Amanda Milling is the Member of Parliament for Cannock Chase and co-Chairman of the Conservative Party.
Our democracy allows eligible voters up and down the country the chance to have their voice heard by voting for a representative they believe will best make decisions on their behalf.
But crucially it gives everyone eligible to vote, 18 and over, an equal vote and an equal say. Or, at least, it should do.
However, the constituency boundaries as they presently stand fail to ensure that a vote counts the same in one area as it does in another, even just a few miles away.
This is because the present constituency boundaries are based on data that is already 20 years old. Without the changes to the boundaries, by the time of the next election this data would be a quarter of a century out of date and by the time the next government conducted a review and implementing boundary change, the information will be more than three decades out of date.
At the moment some constituencies have twice as many electors as others. Bristol, having over 100,000, whist the smallest, Stoke-on-Trent Central – has a little over 55,000. It is also true that after the 2017 election, our party would have won a significantly greater number of seats if constituency sizes were equalised and updated, removing the unfair bias in the outdated system.
There is almost unanimous acknowledgement that the status quo is neither fair, nor sustainable.
The Boundary Review that is being undertaken by the independent and judge-led Boundary Commissions, with extensive public consultation, is looking to reset all of this.
This review isn’t about the party building a power base in any part of the country, nor to make it harder for opposition parties to make gains, but about ensuring that Parliamentary boundaries are equally sized and based on up to date figures.
By making sure we have Parliamentary boundaries which finally take account of the huge population change which has taken place in parts of the country, we are ensuring that each constituent will know that their vote counts the same as their neighbour’s. It also delivers on our promise at the 2019 General Election to strengthen our democracy by ensuring every vote counts the same.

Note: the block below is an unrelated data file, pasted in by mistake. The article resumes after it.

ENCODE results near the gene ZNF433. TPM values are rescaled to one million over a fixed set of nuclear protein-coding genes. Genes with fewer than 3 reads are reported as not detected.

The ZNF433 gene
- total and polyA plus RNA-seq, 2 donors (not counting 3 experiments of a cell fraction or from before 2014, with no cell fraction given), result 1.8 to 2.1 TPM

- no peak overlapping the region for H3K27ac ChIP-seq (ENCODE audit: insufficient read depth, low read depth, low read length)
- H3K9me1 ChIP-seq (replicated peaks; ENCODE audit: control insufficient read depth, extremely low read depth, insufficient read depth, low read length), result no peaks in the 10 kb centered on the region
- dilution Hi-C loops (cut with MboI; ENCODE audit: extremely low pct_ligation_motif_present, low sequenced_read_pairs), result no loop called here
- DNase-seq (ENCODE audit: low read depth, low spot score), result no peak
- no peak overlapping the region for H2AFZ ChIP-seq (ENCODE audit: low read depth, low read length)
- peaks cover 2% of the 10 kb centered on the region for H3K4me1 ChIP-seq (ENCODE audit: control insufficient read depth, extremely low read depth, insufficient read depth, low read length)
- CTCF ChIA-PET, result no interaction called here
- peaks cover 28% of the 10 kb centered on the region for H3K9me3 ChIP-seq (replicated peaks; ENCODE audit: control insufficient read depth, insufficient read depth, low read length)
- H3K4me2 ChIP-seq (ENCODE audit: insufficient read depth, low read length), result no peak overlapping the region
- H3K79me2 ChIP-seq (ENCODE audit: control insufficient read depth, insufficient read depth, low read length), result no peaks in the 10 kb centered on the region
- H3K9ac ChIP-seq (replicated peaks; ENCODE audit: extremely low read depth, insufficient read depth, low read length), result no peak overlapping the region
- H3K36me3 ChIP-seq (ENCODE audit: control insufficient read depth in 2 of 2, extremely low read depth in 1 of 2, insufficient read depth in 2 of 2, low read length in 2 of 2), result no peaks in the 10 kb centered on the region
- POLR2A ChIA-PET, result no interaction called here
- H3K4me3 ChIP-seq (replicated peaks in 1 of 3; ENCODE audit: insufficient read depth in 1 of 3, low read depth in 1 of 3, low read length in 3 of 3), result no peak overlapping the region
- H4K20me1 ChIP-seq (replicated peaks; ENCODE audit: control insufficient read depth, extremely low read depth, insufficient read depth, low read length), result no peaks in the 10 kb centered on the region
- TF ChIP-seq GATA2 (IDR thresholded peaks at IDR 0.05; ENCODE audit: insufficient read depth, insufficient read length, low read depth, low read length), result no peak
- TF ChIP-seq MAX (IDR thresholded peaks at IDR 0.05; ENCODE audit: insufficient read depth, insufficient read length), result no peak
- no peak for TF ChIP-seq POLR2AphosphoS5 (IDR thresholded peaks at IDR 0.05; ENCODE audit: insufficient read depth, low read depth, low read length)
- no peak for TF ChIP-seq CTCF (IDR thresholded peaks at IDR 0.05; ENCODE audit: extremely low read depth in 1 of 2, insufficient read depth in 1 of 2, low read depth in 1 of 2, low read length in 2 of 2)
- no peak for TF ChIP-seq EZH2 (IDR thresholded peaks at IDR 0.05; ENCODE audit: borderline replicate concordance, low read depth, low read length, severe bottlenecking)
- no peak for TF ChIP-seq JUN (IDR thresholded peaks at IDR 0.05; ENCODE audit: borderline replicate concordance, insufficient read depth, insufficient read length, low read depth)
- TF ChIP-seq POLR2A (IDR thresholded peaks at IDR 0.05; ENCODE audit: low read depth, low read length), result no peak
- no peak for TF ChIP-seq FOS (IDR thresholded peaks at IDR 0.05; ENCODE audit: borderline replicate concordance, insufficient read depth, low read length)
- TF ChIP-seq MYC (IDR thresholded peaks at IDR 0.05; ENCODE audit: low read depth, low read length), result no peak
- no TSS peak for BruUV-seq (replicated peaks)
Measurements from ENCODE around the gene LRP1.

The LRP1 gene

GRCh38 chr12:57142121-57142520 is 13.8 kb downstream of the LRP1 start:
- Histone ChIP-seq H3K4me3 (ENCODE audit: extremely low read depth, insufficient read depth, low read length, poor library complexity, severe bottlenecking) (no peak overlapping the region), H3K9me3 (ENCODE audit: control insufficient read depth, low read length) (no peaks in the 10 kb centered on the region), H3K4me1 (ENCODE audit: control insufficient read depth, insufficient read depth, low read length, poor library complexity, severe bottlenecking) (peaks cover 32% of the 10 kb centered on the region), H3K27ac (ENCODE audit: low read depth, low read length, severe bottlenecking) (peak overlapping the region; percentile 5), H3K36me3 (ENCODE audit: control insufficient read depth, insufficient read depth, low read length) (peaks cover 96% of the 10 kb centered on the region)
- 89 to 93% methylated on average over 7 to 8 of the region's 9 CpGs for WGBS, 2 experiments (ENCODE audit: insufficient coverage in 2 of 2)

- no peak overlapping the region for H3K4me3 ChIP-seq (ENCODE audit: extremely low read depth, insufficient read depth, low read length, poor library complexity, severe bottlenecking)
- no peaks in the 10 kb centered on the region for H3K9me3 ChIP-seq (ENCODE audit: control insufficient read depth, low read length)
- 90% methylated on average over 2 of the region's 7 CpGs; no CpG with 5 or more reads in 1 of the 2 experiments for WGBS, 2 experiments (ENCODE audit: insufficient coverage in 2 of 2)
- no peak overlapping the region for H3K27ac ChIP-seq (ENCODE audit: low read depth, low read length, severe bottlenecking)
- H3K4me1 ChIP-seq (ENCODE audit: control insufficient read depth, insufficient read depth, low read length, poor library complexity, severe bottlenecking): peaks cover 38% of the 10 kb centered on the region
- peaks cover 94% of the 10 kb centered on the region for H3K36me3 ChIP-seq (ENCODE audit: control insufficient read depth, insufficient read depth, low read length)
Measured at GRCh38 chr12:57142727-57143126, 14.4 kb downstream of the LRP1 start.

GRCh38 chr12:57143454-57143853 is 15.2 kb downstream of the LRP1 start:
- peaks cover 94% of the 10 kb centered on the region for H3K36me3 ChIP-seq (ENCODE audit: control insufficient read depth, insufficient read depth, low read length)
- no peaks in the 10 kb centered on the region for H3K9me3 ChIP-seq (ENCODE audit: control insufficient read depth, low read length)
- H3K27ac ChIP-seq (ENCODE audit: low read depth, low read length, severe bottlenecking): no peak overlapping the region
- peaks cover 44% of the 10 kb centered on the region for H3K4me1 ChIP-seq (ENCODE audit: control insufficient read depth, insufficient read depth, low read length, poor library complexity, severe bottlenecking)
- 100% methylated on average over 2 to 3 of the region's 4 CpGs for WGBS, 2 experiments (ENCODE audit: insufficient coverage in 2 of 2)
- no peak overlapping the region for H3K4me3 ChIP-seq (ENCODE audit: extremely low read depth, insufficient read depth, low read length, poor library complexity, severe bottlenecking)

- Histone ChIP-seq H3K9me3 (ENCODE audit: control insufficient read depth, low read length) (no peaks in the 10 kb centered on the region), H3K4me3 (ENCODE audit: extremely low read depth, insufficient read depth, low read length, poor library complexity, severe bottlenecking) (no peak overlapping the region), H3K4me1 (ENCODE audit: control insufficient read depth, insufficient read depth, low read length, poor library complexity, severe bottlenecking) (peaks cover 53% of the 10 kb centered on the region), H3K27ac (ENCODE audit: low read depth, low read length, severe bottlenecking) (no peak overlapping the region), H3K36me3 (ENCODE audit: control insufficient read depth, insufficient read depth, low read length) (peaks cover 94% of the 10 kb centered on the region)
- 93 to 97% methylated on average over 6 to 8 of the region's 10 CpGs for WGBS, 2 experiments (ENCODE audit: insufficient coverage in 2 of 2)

I know that for some this review could bring unexpected change. Representing a seat is a unique privilege, and often a very personal one. I have represented Cannock Chase for six years and still feel pride in the community each time my train from London pulls into the station.
Each of us who are MPs will know like the back of our hands every community hall and summer fête. We will see families in the supermarket who we have supported and we will have listened to campaign groups on whose behalf we have spoken out in the House of Commons.
No one wants to lose any constituent who they have been privileged to represent and who has been part of their community.
MPs are rightly proud, and fiercely defensive of their own patch where they have canvassed doors and worked hard for years, so the thought of change at a local level will raise concerns, even if we can all broadly agree to the concept of the changes.
Equally, for long-standing Conservative associations built on boundaries that have been in place for decades it will require some adjustment. Associations take pride in their area, in their membership, and many still operate active ward associations.
But I am confident that our hardworking and committed association officers have what it takes to adapt — and we are committed to supporting them along the way.
Over the course of this pandemic, I have seen fantastic examples of associations being at the forefront of adapting and improving, working together on events and fundraising. I have joined scores of Zoom quizzes, welcomed colleagues as guest speakers and met hundreds of members and activists at Q&As. And we will continue to adapt.
For some these proposed changes will be challenging and that’s why we will be listening and working with colleagues in Parliament and across the party to hear any of the concerns people may have.
As the consultation period begins on these initial proposals we need to come together to collectively work out how we can make the proposals work. We will make formal submissions in response to the Boundary Commissions initial proposals. MPs, associations, organisations and individuals will also all be able to make representations during the consultation phases. I have no doubt there will be changes from the initial proposals as additional local concerns and counter proposals are taken into account.
These equal and updated boundaries are sensible and necessary. They are the consequence of a manifesto which was written with fairness and uniting the whole country written into every pledge. They make sure everyone’s vote from Cumbria to Canterbury, Dover to Darlington carries equal weight at a General Election.
The Conservative Party will now collectively engage with the independent Boundary Commissions’ extensive consultation process, to ensure all parts of the United Kingdom are fairly represented in the UK Parliament.